The notion that the business man must not appear in politics… save as a “stand-patter” – not even as a thinking, aggressive force – is demoralizing, intellectually and morally. Ever since 1872 the organization has appeared in politics only to oppose legislation obviously for the public good.
But Tarbell was off the mark to idolize political activity. State and federal regulation of the day was the work product of special interests and unjustified from the consumers’ point of view (although some consumers may have supported it). It is an enduring monument to Standard and Rockefeller that special privileges such as subsidies or tariffs were not sought. The company placed its fate in the hands of the consumer. It passed every test except the political one.
Appendix: Intellectual Error and the ‘Muckrakers’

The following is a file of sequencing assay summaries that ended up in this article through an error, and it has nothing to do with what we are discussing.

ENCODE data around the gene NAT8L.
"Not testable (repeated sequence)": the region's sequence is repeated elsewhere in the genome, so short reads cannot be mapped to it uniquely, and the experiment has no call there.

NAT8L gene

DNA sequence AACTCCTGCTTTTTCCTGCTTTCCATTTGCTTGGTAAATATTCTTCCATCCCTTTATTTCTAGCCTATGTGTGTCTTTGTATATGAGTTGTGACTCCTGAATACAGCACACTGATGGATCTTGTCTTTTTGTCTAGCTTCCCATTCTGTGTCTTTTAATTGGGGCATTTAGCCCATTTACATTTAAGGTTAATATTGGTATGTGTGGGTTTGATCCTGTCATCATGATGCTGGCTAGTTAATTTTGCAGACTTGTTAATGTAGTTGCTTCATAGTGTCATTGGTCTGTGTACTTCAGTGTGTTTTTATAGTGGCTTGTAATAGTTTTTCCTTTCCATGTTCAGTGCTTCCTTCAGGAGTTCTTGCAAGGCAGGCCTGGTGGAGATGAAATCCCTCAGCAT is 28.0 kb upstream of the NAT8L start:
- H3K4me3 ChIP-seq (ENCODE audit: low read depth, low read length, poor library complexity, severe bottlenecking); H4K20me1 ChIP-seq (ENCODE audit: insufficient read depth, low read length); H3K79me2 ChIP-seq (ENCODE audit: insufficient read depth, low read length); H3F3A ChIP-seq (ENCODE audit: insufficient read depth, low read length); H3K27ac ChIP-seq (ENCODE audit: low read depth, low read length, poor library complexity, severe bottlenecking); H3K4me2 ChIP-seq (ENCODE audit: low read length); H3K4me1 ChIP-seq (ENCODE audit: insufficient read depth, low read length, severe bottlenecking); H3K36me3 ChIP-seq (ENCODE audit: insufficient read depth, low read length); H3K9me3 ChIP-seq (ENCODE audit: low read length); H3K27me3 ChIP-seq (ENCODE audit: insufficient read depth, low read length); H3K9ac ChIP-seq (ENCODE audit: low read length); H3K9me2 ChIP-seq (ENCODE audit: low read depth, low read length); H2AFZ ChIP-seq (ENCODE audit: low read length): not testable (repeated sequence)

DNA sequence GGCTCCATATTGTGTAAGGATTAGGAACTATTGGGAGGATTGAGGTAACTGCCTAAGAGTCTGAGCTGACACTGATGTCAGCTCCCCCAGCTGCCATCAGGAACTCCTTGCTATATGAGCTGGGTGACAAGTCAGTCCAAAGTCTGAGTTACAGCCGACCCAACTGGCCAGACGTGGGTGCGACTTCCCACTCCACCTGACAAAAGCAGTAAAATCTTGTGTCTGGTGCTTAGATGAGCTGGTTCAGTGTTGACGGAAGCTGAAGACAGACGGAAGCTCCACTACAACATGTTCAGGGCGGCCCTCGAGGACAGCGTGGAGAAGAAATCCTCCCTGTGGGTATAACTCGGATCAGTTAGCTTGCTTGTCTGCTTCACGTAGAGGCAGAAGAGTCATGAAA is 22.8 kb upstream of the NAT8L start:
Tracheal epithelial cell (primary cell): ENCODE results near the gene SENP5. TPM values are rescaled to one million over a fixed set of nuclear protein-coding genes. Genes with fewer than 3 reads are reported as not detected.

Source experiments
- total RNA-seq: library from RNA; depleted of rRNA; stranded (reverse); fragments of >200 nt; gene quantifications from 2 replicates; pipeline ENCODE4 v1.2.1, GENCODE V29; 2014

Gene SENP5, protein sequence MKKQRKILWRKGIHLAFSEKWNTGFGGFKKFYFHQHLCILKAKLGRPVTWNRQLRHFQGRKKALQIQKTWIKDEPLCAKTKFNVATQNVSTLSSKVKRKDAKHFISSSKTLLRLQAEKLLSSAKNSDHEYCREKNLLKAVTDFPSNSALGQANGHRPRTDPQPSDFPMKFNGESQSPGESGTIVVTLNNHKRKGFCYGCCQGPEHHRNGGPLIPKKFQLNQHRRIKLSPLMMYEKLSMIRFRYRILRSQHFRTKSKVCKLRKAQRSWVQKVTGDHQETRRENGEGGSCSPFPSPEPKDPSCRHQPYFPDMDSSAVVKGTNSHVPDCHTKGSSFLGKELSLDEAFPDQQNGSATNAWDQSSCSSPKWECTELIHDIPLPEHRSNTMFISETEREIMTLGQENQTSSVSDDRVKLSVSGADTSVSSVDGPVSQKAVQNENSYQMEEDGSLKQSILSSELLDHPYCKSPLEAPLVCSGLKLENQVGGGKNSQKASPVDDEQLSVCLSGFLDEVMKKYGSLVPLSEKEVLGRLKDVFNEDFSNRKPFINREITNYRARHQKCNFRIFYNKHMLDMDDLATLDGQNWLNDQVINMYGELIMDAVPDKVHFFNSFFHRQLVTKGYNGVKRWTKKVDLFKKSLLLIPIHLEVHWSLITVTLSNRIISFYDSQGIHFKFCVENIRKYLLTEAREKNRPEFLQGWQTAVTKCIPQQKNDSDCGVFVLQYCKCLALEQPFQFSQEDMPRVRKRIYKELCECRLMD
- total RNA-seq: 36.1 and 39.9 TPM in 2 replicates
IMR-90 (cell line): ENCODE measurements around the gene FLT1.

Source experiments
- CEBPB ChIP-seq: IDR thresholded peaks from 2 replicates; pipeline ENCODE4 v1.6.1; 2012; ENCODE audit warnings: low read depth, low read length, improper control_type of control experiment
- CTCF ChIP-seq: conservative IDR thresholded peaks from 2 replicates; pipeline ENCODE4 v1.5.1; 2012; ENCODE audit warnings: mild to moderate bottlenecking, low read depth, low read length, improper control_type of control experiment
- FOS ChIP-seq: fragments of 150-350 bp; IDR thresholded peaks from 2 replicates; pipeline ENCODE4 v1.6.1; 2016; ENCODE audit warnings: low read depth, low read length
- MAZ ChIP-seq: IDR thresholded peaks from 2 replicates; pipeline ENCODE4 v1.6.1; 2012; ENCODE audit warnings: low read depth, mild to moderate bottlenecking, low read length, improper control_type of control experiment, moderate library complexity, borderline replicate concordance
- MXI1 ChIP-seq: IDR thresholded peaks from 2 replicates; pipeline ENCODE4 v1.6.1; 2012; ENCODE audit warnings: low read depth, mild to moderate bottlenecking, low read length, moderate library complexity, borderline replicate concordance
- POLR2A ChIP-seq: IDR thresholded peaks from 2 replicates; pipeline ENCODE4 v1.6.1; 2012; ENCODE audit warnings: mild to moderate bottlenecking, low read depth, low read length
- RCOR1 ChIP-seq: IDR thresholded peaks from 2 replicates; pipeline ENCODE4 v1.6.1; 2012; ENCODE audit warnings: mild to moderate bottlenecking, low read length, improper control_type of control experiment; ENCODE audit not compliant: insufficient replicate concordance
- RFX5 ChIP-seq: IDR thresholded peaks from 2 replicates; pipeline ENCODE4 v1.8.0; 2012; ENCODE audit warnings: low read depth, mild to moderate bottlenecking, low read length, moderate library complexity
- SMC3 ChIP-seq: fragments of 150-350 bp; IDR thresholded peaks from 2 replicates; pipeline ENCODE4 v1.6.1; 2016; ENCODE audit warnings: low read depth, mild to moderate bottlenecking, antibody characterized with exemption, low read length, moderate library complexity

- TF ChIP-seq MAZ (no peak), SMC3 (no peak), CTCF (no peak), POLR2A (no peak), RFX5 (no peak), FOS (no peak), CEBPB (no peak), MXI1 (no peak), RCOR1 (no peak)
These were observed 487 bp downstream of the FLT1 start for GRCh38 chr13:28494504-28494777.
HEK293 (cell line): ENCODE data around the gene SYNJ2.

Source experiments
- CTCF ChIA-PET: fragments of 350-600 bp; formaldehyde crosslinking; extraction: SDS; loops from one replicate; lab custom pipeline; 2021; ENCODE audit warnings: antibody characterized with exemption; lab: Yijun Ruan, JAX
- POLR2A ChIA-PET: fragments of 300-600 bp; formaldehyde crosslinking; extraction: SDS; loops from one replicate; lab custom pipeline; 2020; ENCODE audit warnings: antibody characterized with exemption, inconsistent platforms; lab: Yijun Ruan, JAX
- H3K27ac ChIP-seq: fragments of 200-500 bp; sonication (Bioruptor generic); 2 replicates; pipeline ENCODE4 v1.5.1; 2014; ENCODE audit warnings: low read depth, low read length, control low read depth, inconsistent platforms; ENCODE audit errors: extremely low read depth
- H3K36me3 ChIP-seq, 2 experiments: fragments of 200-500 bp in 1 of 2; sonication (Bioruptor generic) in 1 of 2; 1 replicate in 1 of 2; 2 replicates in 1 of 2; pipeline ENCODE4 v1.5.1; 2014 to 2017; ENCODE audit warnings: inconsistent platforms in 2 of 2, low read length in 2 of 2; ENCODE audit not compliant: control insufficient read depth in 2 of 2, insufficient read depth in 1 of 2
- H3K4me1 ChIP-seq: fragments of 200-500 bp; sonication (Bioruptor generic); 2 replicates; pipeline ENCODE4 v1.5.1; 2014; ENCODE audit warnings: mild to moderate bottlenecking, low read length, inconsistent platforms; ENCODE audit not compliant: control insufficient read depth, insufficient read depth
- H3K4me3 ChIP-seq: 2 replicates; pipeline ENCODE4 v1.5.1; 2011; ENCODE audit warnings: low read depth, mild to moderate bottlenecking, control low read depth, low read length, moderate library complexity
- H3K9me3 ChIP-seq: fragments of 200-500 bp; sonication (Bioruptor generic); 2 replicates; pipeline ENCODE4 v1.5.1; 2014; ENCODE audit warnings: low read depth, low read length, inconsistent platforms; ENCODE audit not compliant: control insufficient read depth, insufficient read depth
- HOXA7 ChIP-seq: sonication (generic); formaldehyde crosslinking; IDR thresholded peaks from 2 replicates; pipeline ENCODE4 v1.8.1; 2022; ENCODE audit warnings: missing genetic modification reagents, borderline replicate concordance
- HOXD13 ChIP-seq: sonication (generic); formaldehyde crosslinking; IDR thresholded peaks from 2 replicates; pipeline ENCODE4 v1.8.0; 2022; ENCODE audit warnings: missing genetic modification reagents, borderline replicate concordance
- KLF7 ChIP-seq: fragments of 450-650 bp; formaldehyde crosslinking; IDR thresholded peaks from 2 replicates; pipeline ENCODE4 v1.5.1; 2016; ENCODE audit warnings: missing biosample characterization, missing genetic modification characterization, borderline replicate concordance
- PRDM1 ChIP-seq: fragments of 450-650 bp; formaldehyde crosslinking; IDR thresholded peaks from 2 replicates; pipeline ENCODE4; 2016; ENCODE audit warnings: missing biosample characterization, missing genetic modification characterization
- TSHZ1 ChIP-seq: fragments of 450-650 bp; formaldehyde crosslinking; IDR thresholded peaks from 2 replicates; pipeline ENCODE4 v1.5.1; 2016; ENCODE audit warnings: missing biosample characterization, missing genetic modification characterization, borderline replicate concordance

There were personal motives that skewed a fair evaluation of Rockefeller and Standard Oil–witness the prejudice of Ida Tarbell who put family first. But there was intellectual error too given the infant state of business economics that explained why big firms did so well in the marketplace. As explained in chapter 6 of Bradley’s Capitalism at Work: Business, Government, and Energy:
What explains the muckrakers’ preconceived notion that business titans were predatory promoters injuring the natural competitive order and public weal? Why did these writers—at least prior to 1929—give so little weight to the results of industrial change—improved affordability, better products, and mass production for mass consumption? As Harvard business historian Thomas McCraw would later explain, these writers did not have an adequate theoretical foundation to understand the whys and wherefores of commerce: